Vic Valentine: We just want it to be fairer and simpler to recognise who we already are

As Parliament returned this week, attention has focused again on the Gender Recognition Reform (Scotland) Bill.
Attention has focused again on the Gender Recognition Reform (Scotland) Bill.Attention has focused again on the Gender Recognition Reform (Scotland) Bill.
Attention has focused again on the Gender Recognition Reform (Scotland) Bill.

The Bill was introduced in March, and its purpose is to reform the Gender Recognition Act 2004. This is the law that allows trans people to update the sex recorded on our birth certificate – to change the ‘F’ to an ‘M’ or vice versa. At the moment, trans men and women have to go through a long, difficult and stressful process to do this, which means that some people are unable to, and many choose not to.

To amend the sex on your birth certificate, you have to apply to a tribunal of doctors and judges who never meet you, for a Gender Recognition Certificate (GRC). You must submit a psychiatric diagnosis of ‘gender dysphoria’, intrusive medical evidence about personal choices you have made about your body, and two years of evidence that you have been living as a man or a woman. This normally includes things like your passport and driving licence, which you can update before your birth certificate, and showing that you’ve changed your name and are using it everywhere – e.g. at work and with your GP.

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What is clear, then, is that getting a GRC is designed to recognise how a trans person is already living in society – it’s in the name really – it recognises who you are, and makes sure that your documents reflect this. It means that in the rare but important times that a birth certificate is needed, you’re able to share something that shows who you are now, rather than who you were expected to be.

However, what a GRC does not do is give people permission to live their lives as who they know they are. Trans people can come out to family, friends and workplaces, and use services that are right for us, long before amending the sex on our birth certificates. Whilst the proposed reforms will make the process for doing that amendment much fairer and simpler, it won’t change anything about the other steps trans people take to live our lives – those are totally separate.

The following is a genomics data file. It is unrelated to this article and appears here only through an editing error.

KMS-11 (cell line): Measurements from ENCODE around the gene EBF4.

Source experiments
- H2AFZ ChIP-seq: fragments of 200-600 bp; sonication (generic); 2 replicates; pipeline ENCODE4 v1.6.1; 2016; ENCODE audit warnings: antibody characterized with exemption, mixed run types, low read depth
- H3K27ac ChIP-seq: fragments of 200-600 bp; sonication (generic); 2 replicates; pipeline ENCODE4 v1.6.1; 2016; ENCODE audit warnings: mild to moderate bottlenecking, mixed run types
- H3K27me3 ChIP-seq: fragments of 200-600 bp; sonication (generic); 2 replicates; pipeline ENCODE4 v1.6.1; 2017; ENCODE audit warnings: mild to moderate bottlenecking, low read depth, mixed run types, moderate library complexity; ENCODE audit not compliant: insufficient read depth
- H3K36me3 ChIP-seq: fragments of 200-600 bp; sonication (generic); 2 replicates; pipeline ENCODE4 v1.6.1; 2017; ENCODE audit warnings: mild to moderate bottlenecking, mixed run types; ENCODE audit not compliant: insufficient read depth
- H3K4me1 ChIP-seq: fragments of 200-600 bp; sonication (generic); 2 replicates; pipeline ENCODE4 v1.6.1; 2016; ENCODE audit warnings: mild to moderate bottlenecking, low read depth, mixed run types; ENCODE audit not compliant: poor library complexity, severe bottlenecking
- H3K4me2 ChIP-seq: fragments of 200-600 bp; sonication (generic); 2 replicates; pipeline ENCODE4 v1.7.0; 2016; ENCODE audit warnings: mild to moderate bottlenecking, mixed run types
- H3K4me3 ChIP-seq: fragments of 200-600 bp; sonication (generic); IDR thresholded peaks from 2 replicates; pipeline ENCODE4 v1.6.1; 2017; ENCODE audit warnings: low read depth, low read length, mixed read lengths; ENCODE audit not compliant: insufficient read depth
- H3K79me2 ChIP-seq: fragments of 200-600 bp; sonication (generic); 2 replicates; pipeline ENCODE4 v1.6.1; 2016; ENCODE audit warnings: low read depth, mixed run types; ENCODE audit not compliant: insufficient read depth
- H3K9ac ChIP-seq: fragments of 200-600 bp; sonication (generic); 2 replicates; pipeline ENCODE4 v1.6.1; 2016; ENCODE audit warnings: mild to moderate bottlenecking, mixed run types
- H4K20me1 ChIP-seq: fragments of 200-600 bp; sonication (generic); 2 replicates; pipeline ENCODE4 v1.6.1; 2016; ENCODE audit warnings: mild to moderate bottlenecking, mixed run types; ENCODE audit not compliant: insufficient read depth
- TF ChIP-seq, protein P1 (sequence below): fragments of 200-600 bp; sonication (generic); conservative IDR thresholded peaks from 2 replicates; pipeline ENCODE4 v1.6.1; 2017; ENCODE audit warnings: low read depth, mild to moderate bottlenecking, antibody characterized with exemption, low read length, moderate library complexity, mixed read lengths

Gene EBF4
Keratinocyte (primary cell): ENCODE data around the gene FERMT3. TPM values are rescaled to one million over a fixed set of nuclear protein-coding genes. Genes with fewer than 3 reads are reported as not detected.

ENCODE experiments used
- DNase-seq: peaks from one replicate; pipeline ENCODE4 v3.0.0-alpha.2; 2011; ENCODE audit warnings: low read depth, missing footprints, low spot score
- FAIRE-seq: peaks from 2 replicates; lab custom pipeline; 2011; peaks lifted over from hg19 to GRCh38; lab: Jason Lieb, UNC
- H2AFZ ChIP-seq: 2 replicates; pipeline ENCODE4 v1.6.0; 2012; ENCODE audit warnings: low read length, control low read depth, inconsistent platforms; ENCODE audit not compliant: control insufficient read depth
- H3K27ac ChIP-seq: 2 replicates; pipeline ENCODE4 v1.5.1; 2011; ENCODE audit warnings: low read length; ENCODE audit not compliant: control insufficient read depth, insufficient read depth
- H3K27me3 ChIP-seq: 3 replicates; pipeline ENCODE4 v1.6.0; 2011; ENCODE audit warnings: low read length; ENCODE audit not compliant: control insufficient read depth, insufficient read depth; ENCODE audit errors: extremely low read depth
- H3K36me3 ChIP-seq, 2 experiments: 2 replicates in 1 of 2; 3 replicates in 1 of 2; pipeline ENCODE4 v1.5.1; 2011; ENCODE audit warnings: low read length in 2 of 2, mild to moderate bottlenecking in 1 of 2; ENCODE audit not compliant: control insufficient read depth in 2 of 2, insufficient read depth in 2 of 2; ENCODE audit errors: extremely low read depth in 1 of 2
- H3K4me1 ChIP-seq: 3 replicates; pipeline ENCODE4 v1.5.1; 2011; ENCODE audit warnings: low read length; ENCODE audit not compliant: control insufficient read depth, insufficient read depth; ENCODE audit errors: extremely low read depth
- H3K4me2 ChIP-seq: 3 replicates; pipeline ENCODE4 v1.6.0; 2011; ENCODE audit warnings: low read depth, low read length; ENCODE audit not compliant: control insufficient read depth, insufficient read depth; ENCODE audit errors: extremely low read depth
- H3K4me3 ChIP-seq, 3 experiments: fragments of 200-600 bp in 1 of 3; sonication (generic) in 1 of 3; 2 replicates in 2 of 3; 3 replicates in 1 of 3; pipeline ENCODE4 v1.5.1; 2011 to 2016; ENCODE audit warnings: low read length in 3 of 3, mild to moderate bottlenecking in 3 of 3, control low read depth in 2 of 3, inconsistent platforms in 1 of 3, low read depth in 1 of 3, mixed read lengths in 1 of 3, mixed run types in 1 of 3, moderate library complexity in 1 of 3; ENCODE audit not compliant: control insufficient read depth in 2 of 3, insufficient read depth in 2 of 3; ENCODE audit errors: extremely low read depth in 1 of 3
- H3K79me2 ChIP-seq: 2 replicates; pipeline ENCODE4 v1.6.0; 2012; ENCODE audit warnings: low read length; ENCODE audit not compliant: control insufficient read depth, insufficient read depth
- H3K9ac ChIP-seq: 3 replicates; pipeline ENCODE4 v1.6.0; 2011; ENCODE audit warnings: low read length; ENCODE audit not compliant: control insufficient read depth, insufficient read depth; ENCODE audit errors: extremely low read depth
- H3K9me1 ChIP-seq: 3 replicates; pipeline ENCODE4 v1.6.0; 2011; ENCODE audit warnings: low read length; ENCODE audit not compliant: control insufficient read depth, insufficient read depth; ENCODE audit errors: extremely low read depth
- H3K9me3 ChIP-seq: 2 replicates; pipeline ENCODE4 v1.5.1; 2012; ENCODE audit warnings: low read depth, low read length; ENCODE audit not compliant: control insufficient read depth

And whilst getting a GRC is important, it is not true to say that it is like a switch that is flicked in terms of how you are treated by the law. Imagine if a trans woman went for a job interview. She’s in her late twenties, and the person interviewing her doesn’t realise she’s trans. He chooses not to hire her, as he’s assumed she’s likely to get pregnant in the next few years, and doesn’t want to have to pay her salary while she’s on maternity leave. That trans woman is protected by sex discrimination laws, like any other woman. That is true whether or not she has a GRC. That is right – sexist discrimination is wrong, and the fact that the victim is trans does not stop it being wrong.

The Bill is at Stage One – with several steps and votes left before it could become law. I know that I, trans people across Scotland, and our friends and families, will be hoping that when the time comes to decide, our Parliament wants to make it fairer and simpler for who we know we are – who we already are - to be recognised.

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